Eggs, protests and apathy mar Algeria’s presidential campaign
Algiers, Algeria - Algeria’s presidential campaign is in trouble. Candidates are struggling to fill rally venues, campaign managers have quit, voters have pelted campaign headquarters with tomatoes and eggs, and the country’s 9 month old prodemocracy movement calls the whole thing a sham.
The five candidates seeking to replace President Abdelaziz Bouteflika in the December 12 election have failed to captivate a disillusioned public. Bouteflika was pushed out in April after 20 years in power amid an exceptional, peaceful protest movement, and now demonstrators want a wholesale change of political leadership.
Instead, the election is managed by the long-serving power structure of this oil- and gas-rich country with a strategic role in the Mediterranean region. Instead of new faces, two of the candidates are former prime ministers and one is a loyalist of Algeria’s influential army chief.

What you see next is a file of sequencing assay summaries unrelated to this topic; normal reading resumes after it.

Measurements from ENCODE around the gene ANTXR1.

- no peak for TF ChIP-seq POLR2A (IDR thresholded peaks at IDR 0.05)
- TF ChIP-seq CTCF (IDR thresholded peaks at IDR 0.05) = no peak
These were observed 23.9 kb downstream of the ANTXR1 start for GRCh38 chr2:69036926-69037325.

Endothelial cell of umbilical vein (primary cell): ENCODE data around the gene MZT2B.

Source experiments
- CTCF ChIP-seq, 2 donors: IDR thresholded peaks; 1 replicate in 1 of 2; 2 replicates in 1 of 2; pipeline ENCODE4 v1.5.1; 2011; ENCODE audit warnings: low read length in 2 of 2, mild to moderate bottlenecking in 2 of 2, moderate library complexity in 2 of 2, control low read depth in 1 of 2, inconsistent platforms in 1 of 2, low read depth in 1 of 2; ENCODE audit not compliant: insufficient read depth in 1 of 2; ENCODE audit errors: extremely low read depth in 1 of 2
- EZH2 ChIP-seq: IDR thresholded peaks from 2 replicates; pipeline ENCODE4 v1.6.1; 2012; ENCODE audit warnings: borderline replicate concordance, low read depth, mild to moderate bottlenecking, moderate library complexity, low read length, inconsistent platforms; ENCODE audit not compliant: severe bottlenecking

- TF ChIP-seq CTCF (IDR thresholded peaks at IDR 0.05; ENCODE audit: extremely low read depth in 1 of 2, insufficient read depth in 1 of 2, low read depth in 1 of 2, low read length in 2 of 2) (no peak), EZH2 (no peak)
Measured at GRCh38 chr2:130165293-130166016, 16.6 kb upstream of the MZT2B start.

The Hirak protest movement held their 41st weekly demonstrations on Friday, denouncing the presidential election. But for the first time, thousands of progovernment supporters held their own rally on Saturday.
The candidates have tried to convince voters that taking part in the election is the only alternative to chaos, an allusion to the civil war that ravaged Algeria in the 1990s. But that argument falls flat among the protesters with demonstrators calming each other down and ensuring that no one provokes police.
People gather on the 41st consecutive Friday demonstration against the government in Algiers on Friday